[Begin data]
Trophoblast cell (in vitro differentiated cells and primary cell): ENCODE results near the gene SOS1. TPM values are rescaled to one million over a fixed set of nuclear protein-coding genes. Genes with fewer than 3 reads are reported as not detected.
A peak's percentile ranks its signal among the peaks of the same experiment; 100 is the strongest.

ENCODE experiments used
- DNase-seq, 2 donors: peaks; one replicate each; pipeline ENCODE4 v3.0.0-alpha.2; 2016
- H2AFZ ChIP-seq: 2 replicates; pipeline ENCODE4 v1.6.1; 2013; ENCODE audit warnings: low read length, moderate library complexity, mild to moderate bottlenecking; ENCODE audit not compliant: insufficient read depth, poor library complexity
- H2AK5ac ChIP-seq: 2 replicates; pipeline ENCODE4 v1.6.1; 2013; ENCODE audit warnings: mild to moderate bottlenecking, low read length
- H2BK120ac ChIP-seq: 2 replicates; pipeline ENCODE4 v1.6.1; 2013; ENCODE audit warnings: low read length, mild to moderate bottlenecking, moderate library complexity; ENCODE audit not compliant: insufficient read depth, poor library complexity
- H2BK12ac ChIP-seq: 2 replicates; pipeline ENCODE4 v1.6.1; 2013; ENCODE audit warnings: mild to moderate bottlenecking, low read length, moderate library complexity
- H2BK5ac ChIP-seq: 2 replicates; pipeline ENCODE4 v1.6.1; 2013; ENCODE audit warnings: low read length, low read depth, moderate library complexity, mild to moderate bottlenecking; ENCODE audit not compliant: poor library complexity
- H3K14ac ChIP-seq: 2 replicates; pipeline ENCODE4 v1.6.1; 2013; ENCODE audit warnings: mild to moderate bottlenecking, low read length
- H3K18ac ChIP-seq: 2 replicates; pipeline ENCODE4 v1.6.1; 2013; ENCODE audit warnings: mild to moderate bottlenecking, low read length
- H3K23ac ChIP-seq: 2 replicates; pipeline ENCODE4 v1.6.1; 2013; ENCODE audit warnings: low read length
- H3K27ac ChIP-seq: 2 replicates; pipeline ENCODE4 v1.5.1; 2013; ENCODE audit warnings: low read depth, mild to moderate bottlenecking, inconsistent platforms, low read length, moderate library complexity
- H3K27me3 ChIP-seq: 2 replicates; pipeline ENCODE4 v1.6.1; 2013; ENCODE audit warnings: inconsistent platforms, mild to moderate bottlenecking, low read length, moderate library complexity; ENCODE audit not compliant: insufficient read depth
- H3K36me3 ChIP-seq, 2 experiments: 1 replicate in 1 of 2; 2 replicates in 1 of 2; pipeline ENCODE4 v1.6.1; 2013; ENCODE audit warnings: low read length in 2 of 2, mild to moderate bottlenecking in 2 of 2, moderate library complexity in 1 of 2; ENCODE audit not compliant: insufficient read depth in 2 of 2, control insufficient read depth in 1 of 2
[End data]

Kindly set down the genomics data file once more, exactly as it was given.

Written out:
Trophoblast cell (in vitro differentiated cells and primary cell): ENCODE results near the gene SOS1. TPM values are rescaled to one million over a fixed set of nuclear protein-coding genes. Genes with fewer than 3 reads are reported as not detected.
A peak's percentile ranks its signal among the peaks of the same experiment; 100 is the strongest.

ENCODE experiments used
- DNase-seq, 2 donors: peaks; one replicate each; pipeline ENCODE4 v3.0.0-alpha.2; 2016
- H2AFZ ChIP-seq: 2 replicates; pipeline ENCODE4 v1.6.1; 2013; ENCODE audit warnings: low read length, moderate library complexity, mild to moderate bottlenecking; ENCODE audit not compliant: insufficient read depth, poor library complexity
- H2AK5ac ChIP-seq: 2 replicates; pipeline ENCODE4 v1.6.1; 2013; ENCODE audit warnings: mild to moderate bottlenecking, low read length
- H2BK120ac ChIP-seq: 2 replicates; pipeline ENCODE4 v1.6.1; 2013; ENCODE audit warnings: low read length, mild to moderate bottlenecking, moderate library complexity; ENCODE audit not compliant: insufficient read depth, poor library complexity
- H2BK12ac ChIP-seq: 2 replicates; pipeline ENCODE4 v1.6.1; 2013; ENCODE audit warnings: mild to moderate bottlenecking, low read length, moderate library complexity
- H2BK5ac ChIP-seq: 2 replicates; pipeline ENCODE4 v1.6.1; 2013; ENCODE audit warnings: low read length, low read depth, moderate library complexity, mild to moderate bottlenecking; ENCODE audit not compliant: poor library complexity
- H3K14ac ChIP-seq: 2 replicates; pipeline ENCODE4 v1.6.1; 2013; ENCODE audit warnings: mild to moderate bottlenecking, low read length
- H3K18ac ChIP-seq: 2 replicates; pipeline ENCODE4 v1.6.1; 2013; ENCODE audit warnings: mild to moderate bottlenecking, low read length
- H3K23ac ChIP-seq: 2 replicates; pipeline ENCODE4 v1.6.1; 2013; ENCODE audit warnings: low read length
- H3K27ac ChIP-seq: 2 replicates; pipeline ENCODE4 v1.5.1; 2013; ENCODE audit warnings: low read depth, mild to moderate bottlenecking, inconsistent platforms, low read length, moderate library complexity
- H3K27me3 ChIP-seq: 2 replicates; pipeline ENCODE4 v1.6.1; 2013; ENCODE audit warnings: inconsistent platforms, mild to moderate bottlenecking, low read length, moderate library complexity; ENCODE audit not compliant: insufficient read depth
- H3K36me3 ChIP-seq, 2 experiments: 1 replicate in 1 of 2; 2 replicates in 1 of 2; pipeline ENCODE4 v1.6.1; 2013; ENCODE audit warnings: low read length in 2 of 2, mild to moderate bottlenecking in 2 of 2, moderate library complexity in 1 of 2; ENCODE audit not compliant: insufficient read depth in 2 of 2, control insufficient read depth in 1 of 2